“We don’t need to do anything afterward because the mission trip was so life-changing on its own!”
I had been asking other youth workers what they did after their mission trip to bring the experience home. Some shared about post-trip meetings, some told me about service projects and most everyone had said something about sharing pictures and stories at their church.
This response, though, I didn’t know what to do with. For all of the good intentions of this youth worker, I think it was a little naïve to believe that meaningful mission trip experiences don’t need a post-trip plan!
If we want teenagers to continue to develop the leadership skills they learned during their trip, there are ways we can help them bring the experience back home. Here are three things I want every teenager in my youth group to do when they get home from a mission trip, along with a few ways that you can empower your student leadership team through them.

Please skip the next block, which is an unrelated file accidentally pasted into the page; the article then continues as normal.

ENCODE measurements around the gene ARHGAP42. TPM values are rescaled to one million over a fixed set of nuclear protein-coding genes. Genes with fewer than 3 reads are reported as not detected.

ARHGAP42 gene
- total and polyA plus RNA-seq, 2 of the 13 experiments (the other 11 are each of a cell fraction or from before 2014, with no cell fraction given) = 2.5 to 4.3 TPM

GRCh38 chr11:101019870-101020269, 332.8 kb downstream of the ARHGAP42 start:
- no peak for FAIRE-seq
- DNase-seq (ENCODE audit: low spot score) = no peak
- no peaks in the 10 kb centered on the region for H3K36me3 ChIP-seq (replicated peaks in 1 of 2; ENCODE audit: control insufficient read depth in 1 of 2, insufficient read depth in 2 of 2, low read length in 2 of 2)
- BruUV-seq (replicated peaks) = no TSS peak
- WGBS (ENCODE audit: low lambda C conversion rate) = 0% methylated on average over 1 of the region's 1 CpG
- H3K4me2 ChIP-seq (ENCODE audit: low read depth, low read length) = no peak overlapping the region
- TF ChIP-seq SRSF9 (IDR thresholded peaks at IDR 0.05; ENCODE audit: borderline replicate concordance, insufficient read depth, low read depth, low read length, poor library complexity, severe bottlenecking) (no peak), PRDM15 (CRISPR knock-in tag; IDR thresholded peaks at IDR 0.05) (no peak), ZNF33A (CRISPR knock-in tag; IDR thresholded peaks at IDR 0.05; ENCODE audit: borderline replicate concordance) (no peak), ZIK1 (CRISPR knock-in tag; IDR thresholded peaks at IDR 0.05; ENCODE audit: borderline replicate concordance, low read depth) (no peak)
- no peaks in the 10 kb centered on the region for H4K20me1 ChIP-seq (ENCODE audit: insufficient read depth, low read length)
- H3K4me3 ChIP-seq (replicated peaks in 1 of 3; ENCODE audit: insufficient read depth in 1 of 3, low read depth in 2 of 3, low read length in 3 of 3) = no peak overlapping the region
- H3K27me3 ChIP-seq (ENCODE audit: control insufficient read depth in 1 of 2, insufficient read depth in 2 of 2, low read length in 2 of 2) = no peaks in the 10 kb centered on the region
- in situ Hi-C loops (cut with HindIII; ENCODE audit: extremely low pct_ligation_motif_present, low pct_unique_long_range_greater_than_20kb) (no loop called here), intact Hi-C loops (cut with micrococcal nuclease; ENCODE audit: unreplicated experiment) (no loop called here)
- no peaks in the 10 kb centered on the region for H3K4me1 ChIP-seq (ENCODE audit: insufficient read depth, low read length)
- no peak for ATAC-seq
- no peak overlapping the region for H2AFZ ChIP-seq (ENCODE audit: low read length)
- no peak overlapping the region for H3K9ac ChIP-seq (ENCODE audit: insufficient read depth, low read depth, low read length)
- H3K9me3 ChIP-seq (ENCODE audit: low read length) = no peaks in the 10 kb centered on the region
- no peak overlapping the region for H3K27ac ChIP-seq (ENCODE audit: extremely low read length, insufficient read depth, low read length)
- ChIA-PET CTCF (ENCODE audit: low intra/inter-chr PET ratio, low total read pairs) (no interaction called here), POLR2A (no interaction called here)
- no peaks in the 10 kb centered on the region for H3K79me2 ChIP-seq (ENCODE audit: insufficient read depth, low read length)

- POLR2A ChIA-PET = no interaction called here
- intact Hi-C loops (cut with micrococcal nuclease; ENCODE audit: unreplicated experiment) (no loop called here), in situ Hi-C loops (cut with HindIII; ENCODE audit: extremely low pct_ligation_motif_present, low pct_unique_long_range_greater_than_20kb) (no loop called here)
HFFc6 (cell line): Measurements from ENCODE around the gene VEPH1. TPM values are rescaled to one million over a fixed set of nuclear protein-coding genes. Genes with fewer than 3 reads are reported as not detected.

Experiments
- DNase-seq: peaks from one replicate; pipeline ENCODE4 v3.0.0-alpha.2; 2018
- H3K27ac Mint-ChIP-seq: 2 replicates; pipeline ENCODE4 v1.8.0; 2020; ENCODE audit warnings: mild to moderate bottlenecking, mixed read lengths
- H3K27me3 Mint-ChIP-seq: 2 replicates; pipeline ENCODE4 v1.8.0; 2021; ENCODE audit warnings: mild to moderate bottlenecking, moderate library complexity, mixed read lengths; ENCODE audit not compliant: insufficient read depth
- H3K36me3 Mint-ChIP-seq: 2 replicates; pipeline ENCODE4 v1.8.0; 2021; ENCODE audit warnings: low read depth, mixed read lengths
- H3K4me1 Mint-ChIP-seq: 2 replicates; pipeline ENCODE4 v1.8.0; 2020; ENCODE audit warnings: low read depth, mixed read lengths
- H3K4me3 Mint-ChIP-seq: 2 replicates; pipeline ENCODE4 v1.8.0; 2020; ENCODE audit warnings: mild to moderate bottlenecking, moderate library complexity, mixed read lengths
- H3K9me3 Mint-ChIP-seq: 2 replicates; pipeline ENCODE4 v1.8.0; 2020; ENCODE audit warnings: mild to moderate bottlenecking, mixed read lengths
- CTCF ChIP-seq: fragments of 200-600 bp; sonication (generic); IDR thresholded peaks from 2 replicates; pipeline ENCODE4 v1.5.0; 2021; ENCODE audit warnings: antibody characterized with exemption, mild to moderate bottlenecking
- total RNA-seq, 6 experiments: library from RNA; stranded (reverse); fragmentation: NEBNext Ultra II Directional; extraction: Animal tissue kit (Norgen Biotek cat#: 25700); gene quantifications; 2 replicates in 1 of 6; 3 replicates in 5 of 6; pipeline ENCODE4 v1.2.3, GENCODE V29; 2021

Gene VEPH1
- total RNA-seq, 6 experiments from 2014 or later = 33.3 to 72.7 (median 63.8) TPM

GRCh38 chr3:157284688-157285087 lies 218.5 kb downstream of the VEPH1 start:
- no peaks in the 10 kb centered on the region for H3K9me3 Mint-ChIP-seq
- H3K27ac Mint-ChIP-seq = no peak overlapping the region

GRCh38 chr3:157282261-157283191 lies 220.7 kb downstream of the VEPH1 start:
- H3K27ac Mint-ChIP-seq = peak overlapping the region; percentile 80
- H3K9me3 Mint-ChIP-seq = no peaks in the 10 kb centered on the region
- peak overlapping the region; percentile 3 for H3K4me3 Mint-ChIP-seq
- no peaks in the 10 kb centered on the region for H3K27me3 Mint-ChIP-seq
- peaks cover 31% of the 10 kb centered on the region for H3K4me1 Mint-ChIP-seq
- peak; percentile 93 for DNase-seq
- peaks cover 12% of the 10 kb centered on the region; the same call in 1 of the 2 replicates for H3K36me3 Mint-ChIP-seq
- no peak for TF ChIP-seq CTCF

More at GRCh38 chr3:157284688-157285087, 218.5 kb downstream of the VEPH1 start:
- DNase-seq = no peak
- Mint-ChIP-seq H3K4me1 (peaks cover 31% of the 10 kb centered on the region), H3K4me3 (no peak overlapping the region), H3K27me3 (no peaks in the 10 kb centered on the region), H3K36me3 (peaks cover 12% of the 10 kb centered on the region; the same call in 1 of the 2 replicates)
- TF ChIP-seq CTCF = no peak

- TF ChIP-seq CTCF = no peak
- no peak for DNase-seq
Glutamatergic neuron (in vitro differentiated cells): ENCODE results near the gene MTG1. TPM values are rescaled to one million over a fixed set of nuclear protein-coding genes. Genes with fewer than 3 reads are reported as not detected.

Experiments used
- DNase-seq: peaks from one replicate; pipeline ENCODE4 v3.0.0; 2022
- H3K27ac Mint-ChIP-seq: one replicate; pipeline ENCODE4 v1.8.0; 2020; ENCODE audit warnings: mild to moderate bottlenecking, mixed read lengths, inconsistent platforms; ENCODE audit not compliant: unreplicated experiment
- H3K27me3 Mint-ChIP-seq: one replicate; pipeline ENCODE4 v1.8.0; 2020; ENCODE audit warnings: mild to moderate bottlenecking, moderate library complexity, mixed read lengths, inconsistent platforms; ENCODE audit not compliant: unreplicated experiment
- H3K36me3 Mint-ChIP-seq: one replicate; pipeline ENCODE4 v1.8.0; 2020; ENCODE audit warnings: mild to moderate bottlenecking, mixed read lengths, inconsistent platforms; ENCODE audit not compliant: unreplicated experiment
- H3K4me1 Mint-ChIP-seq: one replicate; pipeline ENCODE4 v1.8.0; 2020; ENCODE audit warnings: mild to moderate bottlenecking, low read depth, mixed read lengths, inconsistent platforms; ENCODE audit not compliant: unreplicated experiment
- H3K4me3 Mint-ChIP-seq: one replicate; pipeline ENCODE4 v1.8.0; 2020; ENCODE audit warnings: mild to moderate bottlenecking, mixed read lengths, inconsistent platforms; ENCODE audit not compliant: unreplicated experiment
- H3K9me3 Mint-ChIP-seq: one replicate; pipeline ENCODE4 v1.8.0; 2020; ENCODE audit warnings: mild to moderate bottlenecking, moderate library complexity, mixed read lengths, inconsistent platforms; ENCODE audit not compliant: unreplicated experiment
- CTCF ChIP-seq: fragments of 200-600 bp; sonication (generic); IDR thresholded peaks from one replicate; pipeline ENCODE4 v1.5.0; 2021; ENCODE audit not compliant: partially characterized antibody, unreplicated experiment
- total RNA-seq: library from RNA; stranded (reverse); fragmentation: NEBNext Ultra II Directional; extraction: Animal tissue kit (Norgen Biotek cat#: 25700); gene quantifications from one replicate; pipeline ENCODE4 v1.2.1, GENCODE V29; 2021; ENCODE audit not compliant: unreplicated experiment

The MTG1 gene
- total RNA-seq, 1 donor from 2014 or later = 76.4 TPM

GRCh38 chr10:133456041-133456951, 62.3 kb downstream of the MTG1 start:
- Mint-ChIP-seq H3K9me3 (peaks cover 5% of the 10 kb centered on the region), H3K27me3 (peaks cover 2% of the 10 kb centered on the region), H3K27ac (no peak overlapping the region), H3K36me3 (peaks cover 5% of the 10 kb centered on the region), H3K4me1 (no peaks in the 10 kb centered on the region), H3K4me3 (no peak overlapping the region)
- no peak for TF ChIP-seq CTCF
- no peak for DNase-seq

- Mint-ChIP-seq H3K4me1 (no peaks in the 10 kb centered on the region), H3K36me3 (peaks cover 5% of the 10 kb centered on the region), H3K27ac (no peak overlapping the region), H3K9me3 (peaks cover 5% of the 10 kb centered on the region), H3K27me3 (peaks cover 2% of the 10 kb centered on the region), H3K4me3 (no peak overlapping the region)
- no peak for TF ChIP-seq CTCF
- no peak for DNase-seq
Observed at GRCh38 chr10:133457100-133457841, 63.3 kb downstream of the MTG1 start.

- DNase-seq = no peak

Process and share their story.
What they just experienced on their mission trip is important! When big stuff happens in our lives, we don’t just leave it alone. We ask questions. We find connections. We think about what’s next. Most of all, we share about it—especially if we saw God at work! We want others to know about the good things God is doing in and through his people.
Ask your students how they will process their mission trip experience and share their story back home. Here are two ways they could do that:
- Find someone who is a great question-asker and listener. Grab coffee or good food and spend some quality time talking about their trip. Think about the ways it connects with life back home and what they think God is inviting them to do as a result of this experience.